'Gunjan Saxena' Review: Compelling performances make up for the lack of realism

A Potpourri of Vestiges Review

By Murtaza Ali Khan

In the recent times, films inspired by reality are creating more buzz than ever. Amongst these the mostly popular are the ones which document the lives of real people. In the cinematic parlance such films are termed as biopics. The sudden increase in the number of biopics made in Hindi cinema has taken everyone by storm. It’s not that such films weren’t made earlier but today they are being churned out at an unprecedented rate just like the formula-based entertainers of old. And the box-office figures only confirm the growing popularity of the biopics amongst the filmgoers.

Now, while it is difficult to pinpoint one particular film that ushered in this trend, it would certainly be impossible to understand the recent rise of the biopics without taking a closer look at these biographical films whose commercial and critical success undoubtedly paved the way for more such movies: The Dirty Picture (2011), Paan Singh Tomar (2012), and Bhaag Milkha Bhaag (2013), inspired by the lives of actress Silk Smitha, athlete turned bandit Paan Singh Tomar, and sprinter Milkha Singh, respectively. Nowadays an important subject that’s proving to be conducive for making biopics is nationalism. Gunjan Saxena: The Kargil Girl, based on the life of Indian Air Force officer and helicopter pilot, is the latest in the series of films revolving around the theme of nationalism and war. The film starring Janhvi Kapoor, Pankaj Tripathi, Angad Bedi, Vineet Kumar Singh, and Manav Vij in pivotal roles is currently streaming on Netflix.

Flight Lieutenant Gunjan Saxena, who joined the Indian Air Force in 1994, is a 1999 Kargil War veteran and the first woman Shaurya Chakra awardee. She is also the only woman to be part of the Kargil War. During the Kargil War, she was tasked with the responsibility to evacuate the wounded, transport the supplies, and assist in surveillance. As part of operations, she helped evacuate over 900 troops, both injured and dead, from Kargil. Gunjan Saxena: The Kargil Girl follows the journey of a young girl who dreams of becoming a pilot. When she grows up into a young girl she realizes that the world sees men and women very differently. But with her father’s support she is able to join the Indian Air Force. However, her real struggle begins when she reports for her induction programme at an all-male training facility. So, Gunjan must be ready for one acid test after another in order to prove her worth.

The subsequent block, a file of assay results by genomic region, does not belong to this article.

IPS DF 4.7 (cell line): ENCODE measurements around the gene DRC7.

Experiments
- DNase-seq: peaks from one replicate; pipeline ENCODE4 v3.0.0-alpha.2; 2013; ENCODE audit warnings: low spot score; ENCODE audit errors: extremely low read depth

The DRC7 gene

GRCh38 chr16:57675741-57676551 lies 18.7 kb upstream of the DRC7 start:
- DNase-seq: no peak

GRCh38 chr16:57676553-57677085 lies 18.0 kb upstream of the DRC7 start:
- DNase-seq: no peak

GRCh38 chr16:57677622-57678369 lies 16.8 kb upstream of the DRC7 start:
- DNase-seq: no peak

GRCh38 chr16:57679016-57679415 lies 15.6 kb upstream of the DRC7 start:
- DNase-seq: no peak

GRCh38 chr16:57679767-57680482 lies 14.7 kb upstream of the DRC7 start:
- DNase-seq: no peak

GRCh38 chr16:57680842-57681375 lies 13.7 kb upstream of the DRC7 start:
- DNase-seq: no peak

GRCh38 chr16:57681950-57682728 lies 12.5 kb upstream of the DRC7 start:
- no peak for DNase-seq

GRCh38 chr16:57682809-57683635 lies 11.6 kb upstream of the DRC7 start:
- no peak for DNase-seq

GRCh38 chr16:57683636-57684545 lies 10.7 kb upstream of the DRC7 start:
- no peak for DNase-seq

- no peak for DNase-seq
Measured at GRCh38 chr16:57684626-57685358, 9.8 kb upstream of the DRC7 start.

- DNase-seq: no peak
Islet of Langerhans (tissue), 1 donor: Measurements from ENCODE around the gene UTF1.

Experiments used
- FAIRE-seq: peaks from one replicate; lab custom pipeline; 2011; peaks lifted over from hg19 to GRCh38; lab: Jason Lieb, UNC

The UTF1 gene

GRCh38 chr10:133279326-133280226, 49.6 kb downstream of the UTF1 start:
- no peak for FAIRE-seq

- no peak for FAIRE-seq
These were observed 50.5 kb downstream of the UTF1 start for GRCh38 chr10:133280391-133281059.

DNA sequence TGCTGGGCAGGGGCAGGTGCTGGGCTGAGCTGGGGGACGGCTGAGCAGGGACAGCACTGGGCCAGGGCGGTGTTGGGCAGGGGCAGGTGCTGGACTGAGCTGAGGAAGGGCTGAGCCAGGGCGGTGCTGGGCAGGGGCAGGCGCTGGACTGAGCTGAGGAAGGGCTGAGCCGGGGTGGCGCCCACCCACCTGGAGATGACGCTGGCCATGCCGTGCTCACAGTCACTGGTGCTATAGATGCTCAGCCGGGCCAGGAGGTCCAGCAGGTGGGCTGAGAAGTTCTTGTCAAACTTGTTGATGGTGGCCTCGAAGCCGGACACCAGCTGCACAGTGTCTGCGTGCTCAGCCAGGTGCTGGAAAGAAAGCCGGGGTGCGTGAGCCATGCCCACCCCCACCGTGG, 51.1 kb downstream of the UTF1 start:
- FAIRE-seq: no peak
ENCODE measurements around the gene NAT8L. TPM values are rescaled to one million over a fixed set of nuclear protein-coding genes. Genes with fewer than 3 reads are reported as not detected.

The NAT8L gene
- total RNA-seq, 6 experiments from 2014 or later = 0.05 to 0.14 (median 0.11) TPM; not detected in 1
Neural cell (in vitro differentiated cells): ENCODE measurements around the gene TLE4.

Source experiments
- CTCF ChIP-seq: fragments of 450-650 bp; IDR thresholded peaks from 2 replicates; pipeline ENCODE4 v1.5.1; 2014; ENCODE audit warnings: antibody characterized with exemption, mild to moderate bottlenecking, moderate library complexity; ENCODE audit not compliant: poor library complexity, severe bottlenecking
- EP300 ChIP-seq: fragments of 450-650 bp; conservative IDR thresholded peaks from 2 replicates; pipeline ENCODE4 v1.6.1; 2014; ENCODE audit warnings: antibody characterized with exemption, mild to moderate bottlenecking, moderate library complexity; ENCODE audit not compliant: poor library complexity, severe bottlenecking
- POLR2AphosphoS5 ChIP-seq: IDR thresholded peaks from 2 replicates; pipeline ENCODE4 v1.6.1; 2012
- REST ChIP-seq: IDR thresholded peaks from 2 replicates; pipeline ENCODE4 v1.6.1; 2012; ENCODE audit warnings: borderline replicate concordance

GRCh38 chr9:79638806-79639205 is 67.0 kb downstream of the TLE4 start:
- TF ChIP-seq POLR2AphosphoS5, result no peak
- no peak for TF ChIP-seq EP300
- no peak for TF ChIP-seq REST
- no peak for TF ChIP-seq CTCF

Gunjan Saxena’s journey is source of great inspiration for young girls and boys; it dares them to dream and dream big. The Sharan Sharma-directed biopic tries hard to be true to the story of Gunjan’s struggle. Alas, it lacks the realistic treatment that a subject like this demands! That’s precisely why biopics such as Paan Singh Tomar, Shahid, and Poorna stand out a cut above the rest. However, despite its shortcomings, the Gunjan Sharma biopic does succeed in putting spotlight on the life of a brave daughter of the soil. The credit, of course, goes to the compelling performances of Manav Vij, Pankaj Tripathi, Janvhi Kapoor, and Angad Bedi, and in that order.         

Rating: 6/10

A version of this review first appeared in The Sunday Guardian.

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